UNAIDS Programme Coordinating Board discusses the need for a renewed focus on combination HIV prevention

Bookmark and Share

Feature story

UNAIDS Programme Coordinating Board discusses the need for a renewed focus on combination HIV prevention

06 June 2012

The PCB thematic session on combination HIV prevention engaged participants in a series of interactive activities to identify prevention priorities, including the ‘Paper Doll’ female condom campaign, pictured here.
Credit:UNAIDS/C.Rousset

If the vision of zero new HIV infections is to be achieved, a reinvigoration of HIV prevention is urgently needed. This will be most effective if a combination prevention approach is adopted, where multi-faceted and tailored programmes are implemented. An in-depth exploration of how such an approach can be implemented took place during the thematic session of the 30th UNAIDS Programme Coordinating Board (PCB) meeting in Geneva on 6 June.

The PCB heard that, despite its importance, HIV prevention is still not getting enough attention. In 2008, for example, only 20% of AIDS spending was allocated to HIV prevention.

Dr Paul De Lay, UNAIDS Deputy Executive Director, Programmes, told the assembled representatives of governments, UNAIDS Cosponsors, and NGOs, “We have proven strategies for preventing all modes of HIV transmission, but even after 30 years of effort, these effective programmatic and policy strategies still are not being provided to and used by the right populations, in the right ways and on the scale needed to curtail the epidemic.”

“Today’s subject is timelier than when it was proposed a year ago during the 28th PCB due to the recent surge in biomedical research findings,” said Dr De Lay. “But just as the range of new HIV prevention technologies is expanding, so is the need to also focus on the behavioural and structural aspects of the epidemic.”

Encompassing biomedical, behavioural and structural interventions, combination prevention strategies need to be multi-layered, context-dependent, adaptable and harmonized to have maximum impact.

Dr Marie Laga from the Institute of Tropical Medicine (ITM) in Antwerp, Belgium noted that addressing the behavioral and structural components of an epidemic is not simple and that there has been a tendency to focus on the more straightforward biomedical interventions. However, she cautioned that “…the behavioral components of HIV prevention are essential to make biomedical tools work.” She stressed the efficacy of condoms in reducing new HIV infections, an older technology but still important.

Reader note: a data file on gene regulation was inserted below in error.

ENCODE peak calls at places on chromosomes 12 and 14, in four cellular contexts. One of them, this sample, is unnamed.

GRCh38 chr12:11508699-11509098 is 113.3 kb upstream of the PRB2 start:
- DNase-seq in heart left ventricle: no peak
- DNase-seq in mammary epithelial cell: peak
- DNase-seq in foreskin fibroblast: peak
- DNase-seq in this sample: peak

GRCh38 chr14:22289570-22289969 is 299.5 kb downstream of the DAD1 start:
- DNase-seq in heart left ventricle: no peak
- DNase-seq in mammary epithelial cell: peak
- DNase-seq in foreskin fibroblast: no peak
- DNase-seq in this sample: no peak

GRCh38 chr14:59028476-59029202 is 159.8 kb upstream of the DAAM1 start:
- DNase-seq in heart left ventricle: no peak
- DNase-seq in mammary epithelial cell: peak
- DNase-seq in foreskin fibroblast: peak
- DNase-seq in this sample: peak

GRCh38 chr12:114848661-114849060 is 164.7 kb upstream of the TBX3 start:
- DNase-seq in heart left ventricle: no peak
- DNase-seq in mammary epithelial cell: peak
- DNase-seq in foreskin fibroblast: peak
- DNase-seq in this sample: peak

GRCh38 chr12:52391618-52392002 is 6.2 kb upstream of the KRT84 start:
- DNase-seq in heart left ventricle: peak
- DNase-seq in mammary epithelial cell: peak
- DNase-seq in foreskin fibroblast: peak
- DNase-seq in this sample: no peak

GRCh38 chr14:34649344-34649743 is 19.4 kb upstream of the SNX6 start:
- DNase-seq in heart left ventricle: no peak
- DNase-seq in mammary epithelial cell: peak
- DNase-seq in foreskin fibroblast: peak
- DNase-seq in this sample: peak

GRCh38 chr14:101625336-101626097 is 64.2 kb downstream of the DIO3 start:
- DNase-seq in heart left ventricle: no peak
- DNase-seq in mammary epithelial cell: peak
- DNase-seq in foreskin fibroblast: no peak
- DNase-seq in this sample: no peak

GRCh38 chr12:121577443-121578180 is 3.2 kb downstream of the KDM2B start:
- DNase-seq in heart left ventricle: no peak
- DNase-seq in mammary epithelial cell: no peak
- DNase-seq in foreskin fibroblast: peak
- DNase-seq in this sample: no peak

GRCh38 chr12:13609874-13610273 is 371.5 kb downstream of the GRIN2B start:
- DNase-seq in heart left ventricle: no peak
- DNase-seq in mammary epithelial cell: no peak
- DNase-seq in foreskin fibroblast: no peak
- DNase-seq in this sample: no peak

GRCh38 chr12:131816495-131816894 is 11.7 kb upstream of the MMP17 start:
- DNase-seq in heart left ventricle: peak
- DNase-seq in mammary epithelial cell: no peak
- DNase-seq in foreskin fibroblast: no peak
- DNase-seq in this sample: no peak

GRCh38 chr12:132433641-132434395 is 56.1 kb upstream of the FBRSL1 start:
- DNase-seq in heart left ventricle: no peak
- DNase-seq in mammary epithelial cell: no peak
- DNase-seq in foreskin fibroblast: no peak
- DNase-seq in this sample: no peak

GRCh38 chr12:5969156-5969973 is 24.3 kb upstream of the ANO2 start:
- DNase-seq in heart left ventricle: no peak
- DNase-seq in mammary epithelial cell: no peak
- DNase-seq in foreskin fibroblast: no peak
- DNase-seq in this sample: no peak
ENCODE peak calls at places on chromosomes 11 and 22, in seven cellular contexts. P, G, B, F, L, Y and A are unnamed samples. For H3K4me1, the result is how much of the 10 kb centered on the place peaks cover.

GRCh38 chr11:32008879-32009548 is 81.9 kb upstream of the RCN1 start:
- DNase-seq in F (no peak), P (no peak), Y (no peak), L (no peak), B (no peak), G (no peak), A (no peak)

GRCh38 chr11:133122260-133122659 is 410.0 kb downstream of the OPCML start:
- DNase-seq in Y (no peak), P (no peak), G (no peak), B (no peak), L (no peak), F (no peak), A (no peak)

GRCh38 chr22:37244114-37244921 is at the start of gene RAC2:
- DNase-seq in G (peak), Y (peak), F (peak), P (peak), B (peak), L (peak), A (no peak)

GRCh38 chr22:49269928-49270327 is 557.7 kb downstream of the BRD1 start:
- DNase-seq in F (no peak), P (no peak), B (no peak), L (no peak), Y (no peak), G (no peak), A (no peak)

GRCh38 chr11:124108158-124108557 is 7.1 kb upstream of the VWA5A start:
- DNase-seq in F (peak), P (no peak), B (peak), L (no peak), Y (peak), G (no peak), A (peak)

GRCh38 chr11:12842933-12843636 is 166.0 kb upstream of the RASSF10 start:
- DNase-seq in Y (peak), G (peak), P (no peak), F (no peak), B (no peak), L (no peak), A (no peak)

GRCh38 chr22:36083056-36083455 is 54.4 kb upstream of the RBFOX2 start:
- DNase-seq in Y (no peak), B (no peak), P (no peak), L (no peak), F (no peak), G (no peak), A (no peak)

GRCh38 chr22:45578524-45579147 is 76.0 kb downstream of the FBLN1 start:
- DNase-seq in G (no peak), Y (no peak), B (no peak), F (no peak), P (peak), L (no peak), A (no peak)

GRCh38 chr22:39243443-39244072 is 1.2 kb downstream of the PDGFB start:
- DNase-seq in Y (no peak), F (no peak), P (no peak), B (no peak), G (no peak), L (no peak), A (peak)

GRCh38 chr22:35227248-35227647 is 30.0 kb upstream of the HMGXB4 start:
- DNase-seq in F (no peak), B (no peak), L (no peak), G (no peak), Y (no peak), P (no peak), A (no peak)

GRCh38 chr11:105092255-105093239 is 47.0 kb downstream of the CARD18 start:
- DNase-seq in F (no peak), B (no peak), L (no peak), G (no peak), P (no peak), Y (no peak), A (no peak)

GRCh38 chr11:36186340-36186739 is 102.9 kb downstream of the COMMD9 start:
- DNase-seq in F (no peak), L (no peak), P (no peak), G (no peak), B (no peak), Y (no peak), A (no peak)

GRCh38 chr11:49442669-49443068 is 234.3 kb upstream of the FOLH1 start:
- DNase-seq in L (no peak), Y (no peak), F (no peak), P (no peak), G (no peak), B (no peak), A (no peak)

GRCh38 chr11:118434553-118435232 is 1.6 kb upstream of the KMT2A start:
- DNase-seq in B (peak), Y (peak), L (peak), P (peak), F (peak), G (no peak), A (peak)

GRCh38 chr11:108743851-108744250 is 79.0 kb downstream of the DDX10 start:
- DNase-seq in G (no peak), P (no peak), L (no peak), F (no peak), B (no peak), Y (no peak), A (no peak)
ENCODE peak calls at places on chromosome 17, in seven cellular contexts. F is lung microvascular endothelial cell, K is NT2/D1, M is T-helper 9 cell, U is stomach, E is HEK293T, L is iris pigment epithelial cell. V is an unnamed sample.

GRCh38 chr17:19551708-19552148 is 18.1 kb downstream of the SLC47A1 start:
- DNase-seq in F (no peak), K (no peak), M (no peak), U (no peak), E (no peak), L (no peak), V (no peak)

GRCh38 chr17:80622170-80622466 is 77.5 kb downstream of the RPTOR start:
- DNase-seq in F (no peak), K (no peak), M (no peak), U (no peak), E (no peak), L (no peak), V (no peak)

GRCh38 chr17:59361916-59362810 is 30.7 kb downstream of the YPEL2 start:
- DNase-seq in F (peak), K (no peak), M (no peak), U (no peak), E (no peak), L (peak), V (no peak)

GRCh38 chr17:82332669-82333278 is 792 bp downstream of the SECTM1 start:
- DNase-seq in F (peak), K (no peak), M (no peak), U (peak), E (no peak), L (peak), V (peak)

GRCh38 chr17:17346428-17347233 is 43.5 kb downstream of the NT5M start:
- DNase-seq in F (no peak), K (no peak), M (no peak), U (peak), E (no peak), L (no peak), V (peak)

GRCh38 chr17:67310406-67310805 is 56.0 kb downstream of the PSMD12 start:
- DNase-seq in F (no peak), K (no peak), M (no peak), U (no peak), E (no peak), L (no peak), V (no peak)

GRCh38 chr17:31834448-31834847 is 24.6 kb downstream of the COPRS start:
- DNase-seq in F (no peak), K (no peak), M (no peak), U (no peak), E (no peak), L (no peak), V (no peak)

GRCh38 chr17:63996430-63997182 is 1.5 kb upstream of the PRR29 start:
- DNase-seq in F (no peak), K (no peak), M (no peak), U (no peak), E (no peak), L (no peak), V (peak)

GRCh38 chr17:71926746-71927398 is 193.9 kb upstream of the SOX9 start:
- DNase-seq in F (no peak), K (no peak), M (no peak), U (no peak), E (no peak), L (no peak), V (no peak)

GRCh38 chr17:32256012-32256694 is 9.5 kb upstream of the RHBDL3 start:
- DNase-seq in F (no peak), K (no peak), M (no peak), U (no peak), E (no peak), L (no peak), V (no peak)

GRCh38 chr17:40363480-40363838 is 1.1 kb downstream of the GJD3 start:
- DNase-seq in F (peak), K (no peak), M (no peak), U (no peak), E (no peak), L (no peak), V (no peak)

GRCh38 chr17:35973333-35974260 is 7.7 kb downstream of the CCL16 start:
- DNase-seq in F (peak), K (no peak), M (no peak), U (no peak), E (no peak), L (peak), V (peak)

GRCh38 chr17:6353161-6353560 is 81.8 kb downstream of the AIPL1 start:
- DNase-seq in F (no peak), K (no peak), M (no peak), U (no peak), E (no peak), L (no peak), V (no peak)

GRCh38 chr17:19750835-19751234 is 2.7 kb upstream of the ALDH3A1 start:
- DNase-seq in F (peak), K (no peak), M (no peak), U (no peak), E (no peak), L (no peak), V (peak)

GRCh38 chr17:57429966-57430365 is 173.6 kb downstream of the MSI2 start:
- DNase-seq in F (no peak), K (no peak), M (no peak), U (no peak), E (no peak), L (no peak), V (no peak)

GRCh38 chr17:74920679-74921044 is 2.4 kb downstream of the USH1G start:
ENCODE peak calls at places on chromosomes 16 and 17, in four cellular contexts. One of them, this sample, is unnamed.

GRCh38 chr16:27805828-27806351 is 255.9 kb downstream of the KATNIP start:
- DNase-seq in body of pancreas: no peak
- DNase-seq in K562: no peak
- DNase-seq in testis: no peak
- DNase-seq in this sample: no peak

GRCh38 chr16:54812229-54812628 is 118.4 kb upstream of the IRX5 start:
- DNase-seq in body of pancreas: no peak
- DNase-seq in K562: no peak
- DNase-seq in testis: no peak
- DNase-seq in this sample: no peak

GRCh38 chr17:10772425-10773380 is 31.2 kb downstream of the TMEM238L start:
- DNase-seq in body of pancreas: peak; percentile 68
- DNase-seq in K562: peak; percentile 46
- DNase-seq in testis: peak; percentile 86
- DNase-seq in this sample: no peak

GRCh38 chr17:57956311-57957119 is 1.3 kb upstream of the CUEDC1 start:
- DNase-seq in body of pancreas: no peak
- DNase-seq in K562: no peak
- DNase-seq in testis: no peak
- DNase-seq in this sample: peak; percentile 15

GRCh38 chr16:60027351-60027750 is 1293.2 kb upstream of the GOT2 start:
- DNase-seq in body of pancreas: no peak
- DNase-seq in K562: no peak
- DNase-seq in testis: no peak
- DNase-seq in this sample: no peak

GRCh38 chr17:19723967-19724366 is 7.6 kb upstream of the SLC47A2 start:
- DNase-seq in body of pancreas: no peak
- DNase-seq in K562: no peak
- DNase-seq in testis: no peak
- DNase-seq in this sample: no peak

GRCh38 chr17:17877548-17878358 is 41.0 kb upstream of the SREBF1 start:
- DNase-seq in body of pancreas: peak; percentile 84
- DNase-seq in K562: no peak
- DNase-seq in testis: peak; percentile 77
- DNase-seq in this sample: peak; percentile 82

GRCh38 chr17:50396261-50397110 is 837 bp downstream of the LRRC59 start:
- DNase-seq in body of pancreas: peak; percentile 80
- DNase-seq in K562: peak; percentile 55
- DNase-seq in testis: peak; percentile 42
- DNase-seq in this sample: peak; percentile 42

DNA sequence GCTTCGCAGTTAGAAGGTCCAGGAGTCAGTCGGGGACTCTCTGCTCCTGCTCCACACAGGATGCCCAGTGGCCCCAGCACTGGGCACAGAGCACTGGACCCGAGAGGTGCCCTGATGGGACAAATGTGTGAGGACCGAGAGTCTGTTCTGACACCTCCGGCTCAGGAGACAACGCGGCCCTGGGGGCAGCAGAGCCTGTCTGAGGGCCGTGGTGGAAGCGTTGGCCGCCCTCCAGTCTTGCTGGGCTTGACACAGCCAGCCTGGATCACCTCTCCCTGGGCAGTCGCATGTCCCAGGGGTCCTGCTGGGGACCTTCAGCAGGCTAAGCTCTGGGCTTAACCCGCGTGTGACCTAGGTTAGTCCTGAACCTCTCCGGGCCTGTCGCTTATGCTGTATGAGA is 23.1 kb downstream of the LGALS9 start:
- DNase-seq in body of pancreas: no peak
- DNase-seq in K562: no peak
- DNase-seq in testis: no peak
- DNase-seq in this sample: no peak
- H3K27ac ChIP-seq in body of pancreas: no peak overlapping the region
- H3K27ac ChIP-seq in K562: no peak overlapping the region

The traditional commodity approach, which considered programme elements in isolation, was also said to be too limited. A successful AIDS response must tackle both short and long term impacts, as well as immediate risks and underlying causes of risk. This will entail engaging affected communities and promoting human rights and gender equality while investing in decentralized and community responses.

We have proven strategies for preventing all modes of HIV transmission, but even after 30 years of effort, these effective programmatic and policy strategies still are not being provided to and used by the right populations, in the right ways and on the scale needed to curtail the epidemic

Dr Paul De Lay, UNAIDS Deputy Executive Director, Programmes

Meena Seshu from SANGRAM stressed the structural barriers that sex workers face in India to access HIV prevention services as well as the high stigma and discrimination associated with the disease. Highlighting the key role played by affected communities in preventing HIV infections, Ms Seshu stressed that “sex workers are agents of change, capable of averting the epidemic with the right support. Stop moral criminalization. We are part of the solution.”

All participants emphasized that combination prevention strategies must respond to the local epidemiological and demographic requirements of different groups in a general population. The need to ‘Know your epidemic, know your response’ and know where the next 1000 infections might occur is the fundamental starting point.

“Effective HIV prevention programmes must be based on where and why HIV infections are occurring, what the current response is, and what the additional needs to prevent them are,” said Michael Bartos, Chief, a.i., of UNAIDS’ Science for Action Division. “Prevention responses will fail unless they consider the social and cultural context in which they are intending to make change.”

After the opening, four breakout sessions were organized which concentrated on specific aspects of a coherent combined prevention approach. Topics covered included young people and HIV prevention; the role of civil society and the private sector in HIV prevention; HIV and co-infection among people who inject drugs; and political commitment to HIV prevention.

The session on young people was led and organized by young people themselves and focused on HIV prevention among young people at higher risk. Issues discussed included the existing barriers to access HIV services, the need for enabling legal environments and how to increase youth participation in leading the AIDS response.

Another session paid special attention to the relationship between HIV and the viral hepatitis B and C co-infections, particularly in relation to injecting drug use. This was seen as a major public health concern in several countries in Eastern Europe and Central Asia, recognizing that co-infections cause further complications that accelerate hepatitis progression and make HIV treatment more difficult.